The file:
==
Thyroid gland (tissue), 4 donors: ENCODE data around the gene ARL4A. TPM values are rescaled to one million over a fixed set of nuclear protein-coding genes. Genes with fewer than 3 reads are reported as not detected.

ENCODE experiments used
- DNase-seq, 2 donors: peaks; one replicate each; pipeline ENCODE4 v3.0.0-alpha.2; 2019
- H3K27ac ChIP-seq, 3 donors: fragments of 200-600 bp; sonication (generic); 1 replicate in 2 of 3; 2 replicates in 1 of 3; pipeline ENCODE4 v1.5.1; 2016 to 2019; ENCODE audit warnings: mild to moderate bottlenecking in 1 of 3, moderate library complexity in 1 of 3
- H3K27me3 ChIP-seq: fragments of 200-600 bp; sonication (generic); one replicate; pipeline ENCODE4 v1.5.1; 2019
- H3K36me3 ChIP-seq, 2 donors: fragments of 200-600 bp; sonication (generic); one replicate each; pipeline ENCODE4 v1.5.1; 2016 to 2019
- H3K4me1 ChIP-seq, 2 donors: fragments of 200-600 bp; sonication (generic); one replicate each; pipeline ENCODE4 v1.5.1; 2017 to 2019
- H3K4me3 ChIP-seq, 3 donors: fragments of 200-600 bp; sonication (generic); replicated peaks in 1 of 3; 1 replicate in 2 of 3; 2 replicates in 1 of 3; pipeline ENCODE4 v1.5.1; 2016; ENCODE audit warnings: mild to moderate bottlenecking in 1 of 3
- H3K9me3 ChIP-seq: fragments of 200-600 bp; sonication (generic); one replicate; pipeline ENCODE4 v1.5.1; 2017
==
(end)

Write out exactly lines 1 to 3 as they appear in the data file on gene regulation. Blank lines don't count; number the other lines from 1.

Thyroid gland (tissue), 4 donors: ENCODE data around the gene ARL4A. TPM values are rescaled to one million over a fixed set of nuclear protein-coding genes. Genes with fewer than 3 reads are reported as not detected.

ENCODE experiments used
- DNase-seq, 2 donors: peaks; one replicate each; pipeline ENCODE4 v3.0.0-alpha.2; 2019